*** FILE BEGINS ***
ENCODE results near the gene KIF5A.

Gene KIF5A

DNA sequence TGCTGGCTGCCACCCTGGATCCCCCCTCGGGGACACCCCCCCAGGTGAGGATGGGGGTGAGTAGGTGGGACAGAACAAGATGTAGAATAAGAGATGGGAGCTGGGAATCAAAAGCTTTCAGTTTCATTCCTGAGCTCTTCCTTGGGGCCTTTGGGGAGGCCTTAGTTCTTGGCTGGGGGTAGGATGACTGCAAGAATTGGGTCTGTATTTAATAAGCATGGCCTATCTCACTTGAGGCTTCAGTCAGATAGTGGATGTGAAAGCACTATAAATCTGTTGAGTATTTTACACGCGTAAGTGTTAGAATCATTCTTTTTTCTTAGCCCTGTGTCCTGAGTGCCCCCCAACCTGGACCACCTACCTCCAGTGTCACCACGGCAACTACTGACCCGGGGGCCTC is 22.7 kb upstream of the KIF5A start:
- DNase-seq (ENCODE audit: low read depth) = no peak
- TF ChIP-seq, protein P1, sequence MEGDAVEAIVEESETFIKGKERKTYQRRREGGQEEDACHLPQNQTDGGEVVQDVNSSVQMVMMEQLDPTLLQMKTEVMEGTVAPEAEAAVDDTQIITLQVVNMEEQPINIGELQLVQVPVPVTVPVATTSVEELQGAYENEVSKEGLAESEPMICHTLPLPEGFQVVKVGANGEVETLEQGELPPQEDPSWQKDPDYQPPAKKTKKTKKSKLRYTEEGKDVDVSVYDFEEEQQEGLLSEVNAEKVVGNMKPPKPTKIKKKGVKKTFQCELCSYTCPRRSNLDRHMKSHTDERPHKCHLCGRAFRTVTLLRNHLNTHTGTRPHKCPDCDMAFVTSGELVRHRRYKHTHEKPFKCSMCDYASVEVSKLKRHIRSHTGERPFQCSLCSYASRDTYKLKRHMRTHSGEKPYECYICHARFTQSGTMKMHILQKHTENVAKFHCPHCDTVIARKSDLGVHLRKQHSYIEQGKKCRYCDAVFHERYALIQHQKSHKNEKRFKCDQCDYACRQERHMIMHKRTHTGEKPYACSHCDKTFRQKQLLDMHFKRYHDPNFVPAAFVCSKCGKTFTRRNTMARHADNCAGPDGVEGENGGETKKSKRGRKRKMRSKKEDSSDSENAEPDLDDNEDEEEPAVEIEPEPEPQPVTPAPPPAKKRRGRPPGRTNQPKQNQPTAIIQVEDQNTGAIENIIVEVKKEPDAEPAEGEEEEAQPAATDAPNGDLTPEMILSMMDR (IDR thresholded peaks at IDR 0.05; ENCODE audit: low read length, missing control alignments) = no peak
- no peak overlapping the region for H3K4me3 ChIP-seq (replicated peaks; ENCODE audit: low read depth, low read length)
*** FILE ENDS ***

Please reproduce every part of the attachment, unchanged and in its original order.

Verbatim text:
ENCODE results near the gene KIF5A.

Gene KIF5A

DNA sequence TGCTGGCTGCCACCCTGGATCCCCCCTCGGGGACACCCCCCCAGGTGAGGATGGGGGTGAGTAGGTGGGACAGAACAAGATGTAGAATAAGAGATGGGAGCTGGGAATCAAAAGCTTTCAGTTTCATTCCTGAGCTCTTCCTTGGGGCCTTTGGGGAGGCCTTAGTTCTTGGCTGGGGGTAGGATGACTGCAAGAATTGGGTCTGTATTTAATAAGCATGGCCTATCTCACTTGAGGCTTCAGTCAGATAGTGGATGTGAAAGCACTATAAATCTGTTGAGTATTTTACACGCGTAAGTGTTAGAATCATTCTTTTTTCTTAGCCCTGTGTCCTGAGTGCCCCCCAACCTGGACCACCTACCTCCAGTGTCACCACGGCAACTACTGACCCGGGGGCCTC is 22.7 kb upstream of the KIF5A start:
- DNase-seq (ENCODE audit: low read depth) = no peak
- TF ChIP-seq, protein P1, sequence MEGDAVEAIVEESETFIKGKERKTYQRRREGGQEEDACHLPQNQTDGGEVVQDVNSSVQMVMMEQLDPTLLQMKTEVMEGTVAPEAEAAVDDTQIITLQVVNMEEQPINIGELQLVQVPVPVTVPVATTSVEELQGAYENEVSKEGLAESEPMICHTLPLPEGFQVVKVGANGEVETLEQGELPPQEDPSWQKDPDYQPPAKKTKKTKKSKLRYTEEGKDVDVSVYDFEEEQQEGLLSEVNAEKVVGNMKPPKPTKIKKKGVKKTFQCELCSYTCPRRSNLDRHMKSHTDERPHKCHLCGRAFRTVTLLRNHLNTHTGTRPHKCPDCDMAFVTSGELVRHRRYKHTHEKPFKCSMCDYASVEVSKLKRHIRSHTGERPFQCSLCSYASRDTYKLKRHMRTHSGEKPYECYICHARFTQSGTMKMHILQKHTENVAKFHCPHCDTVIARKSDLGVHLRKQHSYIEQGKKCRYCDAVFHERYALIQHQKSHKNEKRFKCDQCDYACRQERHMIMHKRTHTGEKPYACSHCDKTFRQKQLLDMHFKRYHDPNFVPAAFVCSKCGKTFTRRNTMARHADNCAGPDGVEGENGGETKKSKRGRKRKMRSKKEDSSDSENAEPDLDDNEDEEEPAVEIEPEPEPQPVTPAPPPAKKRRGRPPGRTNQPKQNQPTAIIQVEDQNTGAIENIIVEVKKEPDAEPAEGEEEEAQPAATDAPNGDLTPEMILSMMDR (IDR thresholded peaks at IDR 0.05; ENCODE audit: low read length, missing control alignments) = no peak
- no peak overlapping the region for H3K4me3 ChIP-seq (replicated peaks; ENCODE audit: low read depth, low read length)